LGBTQI atheists, nontheists, and friends

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LGBTQI atheists, nontheists, and friends

Nontheist lesbian, gay, bisexual, transgender, and intersex people & friends.

Members: 18
Latest Activity: Apr 7

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Comment by The Flying Atheist on June 20, 2012 at 10:16pm

@Joan   I totally agree with Sentient.  For these people, the word of god supersedes any scientific facts.  Thankfully their numbers are dwindling, just not fast enough for us.  Basically we're in a waiting game as they slowly catch up to the modern era.  This will take a few more generations.  This issue was discussed in a conversation recently between Daniel Dennet and Richard Dawkins that Hemant Mehta posted over on his blog, The Friendly Atheist. 

Link here: Dawkins/Dennet at Oxford

Comment by Joan Denoo on June 20, 2012 at 6:57pm

Sentient, do you think the recent findings of genetics will make any difference in the temper and tone of the religious right on matters of homosexuality. 

Comment by vegantiger on June 18, 2012 at 1:45pm

The Toronto Pride Parade is coming up this weekend and I fully intend to be there this year. We've managed to miss it the last several years because of job issues, but we're going to make it this year. Definitely will be at the trans march! Probably a million people or so showing up so it should be quite the party! Then the Mississauga Pride Parade is two weeks later so that will be fun as well since it's in the city I currently live in. We did manage to make it to the Kitchener pride parade last year but it was cancelled due to lightning storms. Sucked. Wasn't even re-scheduled which didn't make sense so we tweeted and FB'd for people to just meet at the local GLBT hangout/bar and had a full day and night of dancing! :-

Comment by The Flying Atheist on June 17, 2012 at 11:16pm

Yea for Kameron Slade!  He's adorable and has a GREAT speech.  I just want to take him out for a hamburger and a chocolate shake. 

Comment by The Flying Atheist on June 17, 2012 at 11:48am

Pride parade is next week here in Chicago.  I'm kind of surprised Portland has their pride parade in direct competition with Father's Day.  Like you, I'm also a bystander.....great people watching, which is a great pastime in itself.  Last year's parade in Chicago was absolutely insane.  Usually there's between 400,000 to 500,000 people, but last year they estimated close to 750,000 showed up.  The weather was picture-perfect which tends to bring out more people.  Too many people crammed into the relatively small area of Boystown.  It presented such a dangerous problem with overcrowding that this year they've changed the parade route (first time in over 25 years) and extended it to spread out the crowd.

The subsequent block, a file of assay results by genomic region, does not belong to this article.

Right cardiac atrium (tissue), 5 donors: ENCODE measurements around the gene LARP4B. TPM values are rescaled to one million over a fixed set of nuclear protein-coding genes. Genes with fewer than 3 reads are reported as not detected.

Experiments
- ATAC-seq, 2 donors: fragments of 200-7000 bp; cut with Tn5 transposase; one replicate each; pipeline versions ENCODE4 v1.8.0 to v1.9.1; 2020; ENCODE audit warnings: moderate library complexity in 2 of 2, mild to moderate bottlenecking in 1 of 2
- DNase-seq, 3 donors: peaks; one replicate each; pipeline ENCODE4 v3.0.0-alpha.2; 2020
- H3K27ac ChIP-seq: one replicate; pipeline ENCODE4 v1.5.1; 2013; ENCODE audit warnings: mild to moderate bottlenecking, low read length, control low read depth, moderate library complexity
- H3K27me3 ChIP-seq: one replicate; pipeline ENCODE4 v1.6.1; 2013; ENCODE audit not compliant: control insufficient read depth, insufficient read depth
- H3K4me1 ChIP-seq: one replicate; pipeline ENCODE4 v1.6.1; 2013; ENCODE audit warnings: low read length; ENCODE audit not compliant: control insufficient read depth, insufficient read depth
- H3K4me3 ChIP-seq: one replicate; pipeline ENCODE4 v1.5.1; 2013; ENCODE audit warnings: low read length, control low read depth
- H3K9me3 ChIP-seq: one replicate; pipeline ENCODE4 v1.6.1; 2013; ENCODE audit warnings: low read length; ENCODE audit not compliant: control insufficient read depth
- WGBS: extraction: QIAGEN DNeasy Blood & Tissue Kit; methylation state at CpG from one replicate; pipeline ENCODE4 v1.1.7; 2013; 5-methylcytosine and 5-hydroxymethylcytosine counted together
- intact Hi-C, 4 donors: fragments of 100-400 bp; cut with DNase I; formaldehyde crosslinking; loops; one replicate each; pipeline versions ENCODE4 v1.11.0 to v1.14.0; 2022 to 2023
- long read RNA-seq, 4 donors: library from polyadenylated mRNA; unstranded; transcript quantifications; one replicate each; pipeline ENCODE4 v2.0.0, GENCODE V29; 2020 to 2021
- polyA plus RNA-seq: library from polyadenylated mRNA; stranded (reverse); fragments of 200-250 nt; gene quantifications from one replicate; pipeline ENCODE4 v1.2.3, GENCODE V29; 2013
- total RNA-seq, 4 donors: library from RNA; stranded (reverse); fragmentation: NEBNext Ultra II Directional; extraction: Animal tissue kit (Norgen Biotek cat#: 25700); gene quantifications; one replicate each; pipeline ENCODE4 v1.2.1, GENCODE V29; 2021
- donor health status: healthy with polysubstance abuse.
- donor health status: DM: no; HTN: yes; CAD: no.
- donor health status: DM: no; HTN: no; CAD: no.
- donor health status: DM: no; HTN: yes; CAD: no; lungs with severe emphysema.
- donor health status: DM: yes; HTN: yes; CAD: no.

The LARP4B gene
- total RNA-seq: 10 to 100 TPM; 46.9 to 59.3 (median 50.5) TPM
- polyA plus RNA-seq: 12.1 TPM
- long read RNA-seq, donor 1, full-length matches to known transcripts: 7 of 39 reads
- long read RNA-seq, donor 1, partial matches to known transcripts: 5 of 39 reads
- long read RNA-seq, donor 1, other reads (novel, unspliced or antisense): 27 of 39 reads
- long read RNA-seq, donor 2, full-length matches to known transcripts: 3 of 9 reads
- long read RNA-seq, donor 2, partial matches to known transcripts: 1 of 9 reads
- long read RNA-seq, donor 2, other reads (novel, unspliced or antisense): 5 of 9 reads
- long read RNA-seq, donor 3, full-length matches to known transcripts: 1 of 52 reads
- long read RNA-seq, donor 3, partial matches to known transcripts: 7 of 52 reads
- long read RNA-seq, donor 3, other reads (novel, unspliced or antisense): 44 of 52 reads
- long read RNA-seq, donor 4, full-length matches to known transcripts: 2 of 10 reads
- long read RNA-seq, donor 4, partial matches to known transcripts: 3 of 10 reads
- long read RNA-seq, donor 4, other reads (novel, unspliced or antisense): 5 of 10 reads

Comment by The Flying Atheist on June 17, 2012 at 12:29am

Sentient, I'm sorry I dragged up a bad period in your life.  I've always enjoyed the dark humor of the Addams Family, so I was approaching your reference with levity and lightheartedness.  I had no idea the morbid aspect was actually real for you, so I apologize to you.  You've related quite a dreary story.  Thanks for being so open and for having the courage to share it.   

Comment by The Flying Atheist on June 16, 2012 at 7:52pm

The Addams Family?!!  That's really cool.  You need to explain that one to us. 

Comment by The Flying Atheist on June 16, 2012 at 7:14pm

I haven't the slightest idea who thought what about me and when.  I'd have to sit down and interview my parents and siblings.  I wonder if my parents and one older brother and two older sisters talked about it amongst themselves or with each other.  To this day we've never had that conversation.  I can honestly say that I was NEVER treated ill or made fun of by any family member for any perceived sexuality or femininity, although I'm sure it was apparent at a young age.  I have a great family.  Growing up we were probably a cross between the hi-jinx of the Brady Brunch (without the oozing saccharine) and the Partridge Family (without the showbiz and the hipness.)  All I can tell you is that I knew I was "different" at a very young age (4 or 5), and to me being different meant feeling free to be myself, eccentric and refreshingly unique.  My family always embraced those qualities in me in a non-gay way.  They still do.    

Comment by Kelsey on June 15, 2012 at 11:19pm

The Joel Burns speech made me cry but it was a good cry! Its one of the most heartfelt speeches i have ever had the pleasure to hear. 

Comment by Shannon Equality Barber on June 15, 2012 at 10:37pm

SB,all hyperlinks right there take you right to it.;) Thank you. Hope you find it informative and enjoyable.

 

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